The rate of most cancers is declining in the U.S. but the incidence of melanoma, the most deadly skin cancer, doubled from 1982 through 2011, according to the Centers for Disease Control and Prevention (CDC).
It's a big problem because skin cancer is the most common form of caner in the U.S. and melanoma is the most deadly skin cancer. It's caused primarily by skin cell damage from ultraviolet radiation -- the sun and tanning beds.
“Melanoma is the deadliest form of skin cancer, and it’s on the rise,” said CDC Director Tom Frieden, M.D., M.P.H. “Protect yourself from the sun by wearing a hat and clothes that cover your skin. Find some shade if you’re outside, especially in the middle of the day when the dangerous rays from the sun are most intense, and apply broad-spectrum sunscreen.”
The CDC report warns that without additional community prevention efforts, melanoma will continue to increase over the next 15 years, with 112,000 new cases projected in 2030. It calls for more community prevention efforts -- like providing more shade in playgrounds and keeping teens out of tanning salons.
“The rate of people getting melanoma continues to increase every year compared to the rates of most other cancers, which are declining,” said Lisa Richardson, MD, MPH, Director of the Division of Cancer Prevention and Control. “If we take action now, we can prevent hundreds of thousands of new cases of skin cancers, including melanoma, and save billions of dollars in medical costs.”
This CDC report shows that melanoma is responsible for more than 9,000 skin cancer deaths each year. In 2011, more than 65,000 melanoma skin cancers were diagnosed. By 2030, according to the report, effective community skin cancer prevention programs could prevent an estimated 230,000 melanoma skin cancers and save $2.7 billion dollars in treatment costs.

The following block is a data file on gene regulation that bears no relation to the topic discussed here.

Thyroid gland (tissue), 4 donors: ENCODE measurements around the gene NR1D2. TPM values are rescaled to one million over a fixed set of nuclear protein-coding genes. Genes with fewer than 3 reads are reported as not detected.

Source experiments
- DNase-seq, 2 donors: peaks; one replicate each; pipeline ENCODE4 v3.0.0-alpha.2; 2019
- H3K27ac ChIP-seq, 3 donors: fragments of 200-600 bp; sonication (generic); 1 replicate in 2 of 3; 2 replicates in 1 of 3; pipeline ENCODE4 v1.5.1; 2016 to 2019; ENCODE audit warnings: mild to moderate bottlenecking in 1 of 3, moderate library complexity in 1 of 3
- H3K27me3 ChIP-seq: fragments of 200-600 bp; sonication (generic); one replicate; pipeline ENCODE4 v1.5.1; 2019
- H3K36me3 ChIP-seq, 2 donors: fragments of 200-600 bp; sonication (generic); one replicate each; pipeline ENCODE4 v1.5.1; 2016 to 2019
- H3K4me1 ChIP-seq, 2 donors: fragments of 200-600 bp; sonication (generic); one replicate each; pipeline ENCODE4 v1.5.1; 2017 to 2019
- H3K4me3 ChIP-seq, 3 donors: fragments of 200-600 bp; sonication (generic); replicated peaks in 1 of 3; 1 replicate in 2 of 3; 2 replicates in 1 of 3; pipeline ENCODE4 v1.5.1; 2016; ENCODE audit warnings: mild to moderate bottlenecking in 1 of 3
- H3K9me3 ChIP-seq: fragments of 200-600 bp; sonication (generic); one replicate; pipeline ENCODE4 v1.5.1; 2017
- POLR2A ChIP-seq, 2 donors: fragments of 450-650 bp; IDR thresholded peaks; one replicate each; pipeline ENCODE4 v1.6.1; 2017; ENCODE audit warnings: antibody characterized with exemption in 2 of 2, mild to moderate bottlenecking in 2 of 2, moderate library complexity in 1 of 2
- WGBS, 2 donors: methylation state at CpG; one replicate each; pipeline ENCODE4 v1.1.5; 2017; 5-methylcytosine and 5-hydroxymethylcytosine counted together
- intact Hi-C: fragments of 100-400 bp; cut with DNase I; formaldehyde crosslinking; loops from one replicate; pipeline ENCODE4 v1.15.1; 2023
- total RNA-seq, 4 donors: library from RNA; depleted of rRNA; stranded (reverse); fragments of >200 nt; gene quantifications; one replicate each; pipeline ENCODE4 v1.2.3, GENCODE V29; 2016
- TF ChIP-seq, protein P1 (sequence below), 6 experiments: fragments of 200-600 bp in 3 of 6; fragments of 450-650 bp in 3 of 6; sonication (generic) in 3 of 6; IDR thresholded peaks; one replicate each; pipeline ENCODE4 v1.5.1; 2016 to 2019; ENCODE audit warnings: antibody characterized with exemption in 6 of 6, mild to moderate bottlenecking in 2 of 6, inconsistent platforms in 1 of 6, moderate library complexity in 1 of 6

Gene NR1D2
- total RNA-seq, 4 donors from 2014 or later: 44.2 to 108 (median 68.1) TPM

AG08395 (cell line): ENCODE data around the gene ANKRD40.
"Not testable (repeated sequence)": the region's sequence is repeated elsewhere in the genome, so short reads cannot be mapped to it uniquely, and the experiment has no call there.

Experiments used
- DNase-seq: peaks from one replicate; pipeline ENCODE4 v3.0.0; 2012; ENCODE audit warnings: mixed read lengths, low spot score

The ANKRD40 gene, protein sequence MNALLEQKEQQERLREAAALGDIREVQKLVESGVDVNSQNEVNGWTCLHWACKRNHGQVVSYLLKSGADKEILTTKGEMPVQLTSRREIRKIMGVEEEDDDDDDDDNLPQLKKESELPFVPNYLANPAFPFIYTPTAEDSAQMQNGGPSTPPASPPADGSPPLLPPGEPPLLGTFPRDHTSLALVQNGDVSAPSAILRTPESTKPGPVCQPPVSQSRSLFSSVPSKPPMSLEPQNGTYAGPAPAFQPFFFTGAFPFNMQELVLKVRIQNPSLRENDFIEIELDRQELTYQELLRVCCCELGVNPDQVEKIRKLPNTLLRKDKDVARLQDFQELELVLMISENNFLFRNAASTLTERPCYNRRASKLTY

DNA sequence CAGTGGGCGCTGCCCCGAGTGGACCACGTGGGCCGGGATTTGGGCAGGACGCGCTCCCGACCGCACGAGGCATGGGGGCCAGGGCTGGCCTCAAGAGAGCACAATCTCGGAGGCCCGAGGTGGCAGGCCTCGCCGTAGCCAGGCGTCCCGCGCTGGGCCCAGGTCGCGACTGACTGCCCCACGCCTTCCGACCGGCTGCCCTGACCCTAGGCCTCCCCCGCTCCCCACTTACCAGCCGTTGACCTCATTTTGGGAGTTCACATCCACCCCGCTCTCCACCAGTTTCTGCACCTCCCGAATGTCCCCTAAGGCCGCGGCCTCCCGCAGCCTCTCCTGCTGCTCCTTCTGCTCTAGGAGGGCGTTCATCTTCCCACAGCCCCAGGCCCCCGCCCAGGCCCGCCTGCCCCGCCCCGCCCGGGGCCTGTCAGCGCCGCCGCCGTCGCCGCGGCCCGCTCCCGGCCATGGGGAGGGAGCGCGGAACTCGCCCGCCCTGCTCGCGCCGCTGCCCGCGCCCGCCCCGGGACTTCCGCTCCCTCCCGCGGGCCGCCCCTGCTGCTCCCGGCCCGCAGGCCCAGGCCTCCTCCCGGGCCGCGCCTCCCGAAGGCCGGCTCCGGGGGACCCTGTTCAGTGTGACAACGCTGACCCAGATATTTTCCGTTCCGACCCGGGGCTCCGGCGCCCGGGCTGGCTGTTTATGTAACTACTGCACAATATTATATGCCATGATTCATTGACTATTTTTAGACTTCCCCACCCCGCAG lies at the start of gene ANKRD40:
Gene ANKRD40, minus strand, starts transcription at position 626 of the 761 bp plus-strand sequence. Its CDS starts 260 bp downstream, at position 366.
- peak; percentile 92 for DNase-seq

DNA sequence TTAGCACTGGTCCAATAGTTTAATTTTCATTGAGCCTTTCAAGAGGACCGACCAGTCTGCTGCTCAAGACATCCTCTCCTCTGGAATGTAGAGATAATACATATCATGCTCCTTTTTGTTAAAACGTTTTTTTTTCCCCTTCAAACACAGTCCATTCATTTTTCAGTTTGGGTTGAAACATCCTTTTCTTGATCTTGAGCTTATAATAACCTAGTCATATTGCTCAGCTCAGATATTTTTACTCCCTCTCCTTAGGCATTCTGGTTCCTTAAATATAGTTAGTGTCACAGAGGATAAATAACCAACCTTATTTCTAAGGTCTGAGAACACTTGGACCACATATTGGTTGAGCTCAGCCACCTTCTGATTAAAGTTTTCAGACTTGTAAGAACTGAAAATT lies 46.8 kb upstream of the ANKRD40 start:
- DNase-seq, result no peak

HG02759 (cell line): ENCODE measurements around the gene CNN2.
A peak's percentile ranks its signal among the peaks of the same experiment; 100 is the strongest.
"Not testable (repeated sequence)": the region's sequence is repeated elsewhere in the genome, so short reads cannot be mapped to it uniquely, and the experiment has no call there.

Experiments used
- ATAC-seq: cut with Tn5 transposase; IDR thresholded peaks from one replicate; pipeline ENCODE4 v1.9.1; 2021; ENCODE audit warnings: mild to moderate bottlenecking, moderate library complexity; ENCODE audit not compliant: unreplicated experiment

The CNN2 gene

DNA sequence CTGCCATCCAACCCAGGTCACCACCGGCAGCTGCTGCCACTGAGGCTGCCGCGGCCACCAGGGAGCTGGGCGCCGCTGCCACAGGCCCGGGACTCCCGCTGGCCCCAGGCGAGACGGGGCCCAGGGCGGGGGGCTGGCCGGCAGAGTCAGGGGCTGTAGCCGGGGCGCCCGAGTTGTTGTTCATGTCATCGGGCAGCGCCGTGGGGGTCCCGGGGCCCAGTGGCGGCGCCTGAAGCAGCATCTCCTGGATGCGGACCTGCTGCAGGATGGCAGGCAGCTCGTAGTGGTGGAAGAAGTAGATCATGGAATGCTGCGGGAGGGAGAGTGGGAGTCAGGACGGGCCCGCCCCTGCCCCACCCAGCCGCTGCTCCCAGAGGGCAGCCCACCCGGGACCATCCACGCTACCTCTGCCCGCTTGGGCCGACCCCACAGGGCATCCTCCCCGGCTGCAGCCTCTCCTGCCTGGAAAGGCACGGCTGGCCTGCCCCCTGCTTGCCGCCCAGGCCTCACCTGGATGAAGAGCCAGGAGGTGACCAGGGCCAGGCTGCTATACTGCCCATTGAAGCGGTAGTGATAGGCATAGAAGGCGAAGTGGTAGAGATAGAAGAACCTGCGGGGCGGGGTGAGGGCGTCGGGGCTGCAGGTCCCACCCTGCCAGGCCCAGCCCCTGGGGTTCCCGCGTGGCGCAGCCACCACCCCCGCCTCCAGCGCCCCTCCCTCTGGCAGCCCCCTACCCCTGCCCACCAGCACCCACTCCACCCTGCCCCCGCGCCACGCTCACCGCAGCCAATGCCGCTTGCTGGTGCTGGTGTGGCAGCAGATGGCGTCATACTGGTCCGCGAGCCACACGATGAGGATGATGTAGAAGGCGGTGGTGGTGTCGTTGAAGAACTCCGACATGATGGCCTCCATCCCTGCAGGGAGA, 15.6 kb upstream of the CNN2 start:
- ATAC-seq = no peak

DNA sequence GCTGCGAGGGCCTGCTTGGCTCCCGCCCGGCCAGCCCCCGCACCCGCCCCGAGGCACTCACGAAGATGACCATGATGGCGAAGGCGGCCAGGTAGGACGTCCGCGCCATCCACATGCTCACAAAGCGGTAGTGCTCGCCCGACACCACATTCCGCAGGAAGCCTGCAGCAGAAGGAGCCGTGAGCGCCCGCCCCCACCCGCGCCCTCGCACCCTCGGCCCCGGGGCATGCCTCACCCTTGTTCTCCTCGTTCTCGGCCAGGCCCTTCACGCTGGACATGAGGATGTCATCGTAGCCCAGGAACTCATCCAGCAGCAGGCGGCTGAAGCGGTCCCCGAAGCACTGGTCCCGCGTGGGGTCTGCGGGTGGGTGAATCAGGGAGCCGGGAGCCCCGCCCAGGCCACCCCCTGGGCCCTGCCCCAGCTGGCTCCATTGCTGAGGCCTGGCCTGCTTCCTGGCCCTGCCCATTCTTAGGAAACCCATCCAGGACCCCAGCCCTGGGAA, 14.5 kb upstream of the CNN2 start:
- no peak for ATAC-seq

Successful programs feature community efforts that combine education, mass media campaigns, and policy changes to increase skin protection for children and adults.
This report highlights the recommendations for communities from the Community Guide for Preventive Services. Communities can increase shade on playgrounds, at public pools, and other public spaces, promote sun protection in recreational areas, encourage employers, childcare centers, schools, and colleges to educate about sun safety and skin protection, and restrict the availability and use of indoor tanning by minors.
Everyone is encouraged to protect their skin with protective clothing, wide-brimmed hats, broad-spectrum SPF sunscreen, and seek shade outdoors.
Through the Affordable Care Act, more Americans will qualify to get healthcare coverage that fits their needs and budget, including important preventive services. Behavioral counseling is now provided with no cost-sharing to counsel people aged 10–24 years with fair skin about limiting their exposure to UV radiation to reduce risk of skin cancer. Visit Healthcare.gov or call 1-800-318-2596 (TTY/TDD 1-855-889-4325) to learn more.
To learn about CDC’s efforts to prevent skin cancer, visit: www.cdc.gov/cancer/skin.
Vital Signs is a report that appears on the first Tuesday of the month as part of the CDC journal Morbidity and Mortality Weekly Report. The report provides the latest data and information on key health indicators. These are cancer prevention, obesity, tobacco use, motor vehicle passenger safety, prescription drug overdose, HIV/AIDS, alcohol use, health care-associated infections, cardiovascular health, teen pregnancy, and food safety.
The rate of most cancers is declining in the U.S. but the incidence of melanoma, the most deadly skin cancer, doubled from 1982 thro...